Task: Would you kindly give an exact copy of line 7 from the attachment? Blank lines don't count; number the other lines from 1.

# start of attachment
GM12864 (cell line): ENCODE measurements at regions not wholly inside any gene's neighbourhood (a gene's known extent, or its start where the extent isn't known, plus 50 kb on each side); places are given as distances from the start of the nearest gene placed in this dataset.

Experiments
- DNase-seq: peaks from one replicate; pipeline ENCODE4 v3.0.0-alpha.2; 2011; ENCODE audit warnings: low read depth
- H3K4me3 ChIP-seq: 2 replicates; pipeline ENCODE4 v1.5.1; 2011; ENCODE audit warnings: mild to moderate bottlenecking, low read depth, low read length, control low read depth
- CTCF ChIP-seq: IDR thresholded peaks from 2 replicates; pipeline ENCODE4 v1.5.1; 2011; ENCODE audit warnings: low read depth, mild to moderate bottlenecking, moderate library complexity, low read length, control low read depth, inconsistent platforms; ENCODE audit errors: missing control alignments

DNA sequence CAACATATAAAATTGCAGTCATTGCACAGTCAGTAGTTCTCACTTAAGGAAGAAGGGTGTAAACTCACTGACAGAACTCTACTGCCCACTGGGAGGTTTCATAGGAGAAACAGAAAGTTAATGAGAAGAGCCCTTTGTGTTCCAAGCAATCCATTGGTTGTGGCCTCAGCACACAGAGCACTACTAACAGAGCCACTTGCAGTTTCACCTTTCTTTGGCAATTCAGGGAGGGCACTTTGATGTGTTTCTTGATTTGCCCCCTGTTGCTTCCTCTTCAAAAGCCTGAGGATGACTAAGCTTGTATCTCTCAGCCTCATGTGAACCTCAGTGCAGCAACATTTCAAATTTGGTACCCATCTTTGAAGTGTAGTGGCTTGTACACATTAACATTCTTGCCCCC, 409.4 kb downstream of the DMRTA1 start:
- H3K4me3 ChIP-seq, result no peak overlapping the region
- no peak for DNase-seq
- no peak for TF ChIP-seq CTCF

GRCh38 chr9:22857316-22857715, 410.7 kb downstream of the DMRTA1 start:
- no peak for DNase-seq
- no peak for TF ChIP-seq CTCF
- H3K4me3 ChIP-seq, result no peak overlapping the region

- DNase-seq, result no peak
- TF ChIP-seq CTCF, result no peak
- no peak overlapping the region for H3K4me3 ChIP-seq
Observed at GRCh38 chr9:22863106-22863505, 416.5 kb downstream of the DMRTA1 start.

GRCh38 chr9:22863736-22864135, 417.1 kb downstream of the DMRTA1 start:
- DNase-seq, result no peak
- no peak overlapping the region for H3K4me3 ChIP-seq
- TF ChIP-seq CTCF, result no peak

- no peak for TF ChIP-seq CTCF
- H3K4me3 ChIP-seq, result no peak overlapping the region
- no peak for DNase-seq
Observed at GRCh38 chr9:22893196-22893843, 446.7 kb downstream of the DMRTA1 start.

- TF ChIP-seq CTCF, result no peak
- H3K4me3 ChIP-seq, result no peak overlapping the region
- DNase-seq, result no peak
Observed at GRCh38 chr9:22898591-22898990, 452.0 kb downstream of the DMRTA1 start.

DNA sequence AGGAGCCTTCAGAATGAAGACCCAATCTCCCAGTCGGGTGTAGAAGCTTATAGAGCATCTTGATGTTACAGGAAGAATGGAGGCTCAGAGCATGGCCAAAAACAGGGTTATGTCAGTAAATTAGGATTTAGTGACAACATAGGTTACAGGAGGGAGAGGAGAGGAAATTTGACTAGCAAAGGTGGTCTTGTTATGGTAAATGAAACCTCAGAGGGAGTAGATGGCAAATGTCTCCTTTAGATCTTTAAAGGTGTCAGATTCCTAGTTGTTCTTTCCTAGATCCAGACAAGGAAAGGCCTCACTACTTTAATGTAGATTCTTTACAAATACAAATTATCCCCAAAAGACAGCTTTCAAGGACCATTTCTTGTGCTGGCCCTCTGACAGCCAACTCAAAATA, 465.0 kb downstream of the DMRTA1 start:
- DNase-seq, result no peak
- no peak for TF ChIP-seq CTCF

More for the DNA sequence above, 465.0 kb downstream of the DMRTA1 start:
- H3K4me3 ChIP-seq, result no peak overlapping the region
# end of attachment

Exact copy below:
- H3K4me3 ChIP-seq, result no peak overlapping the region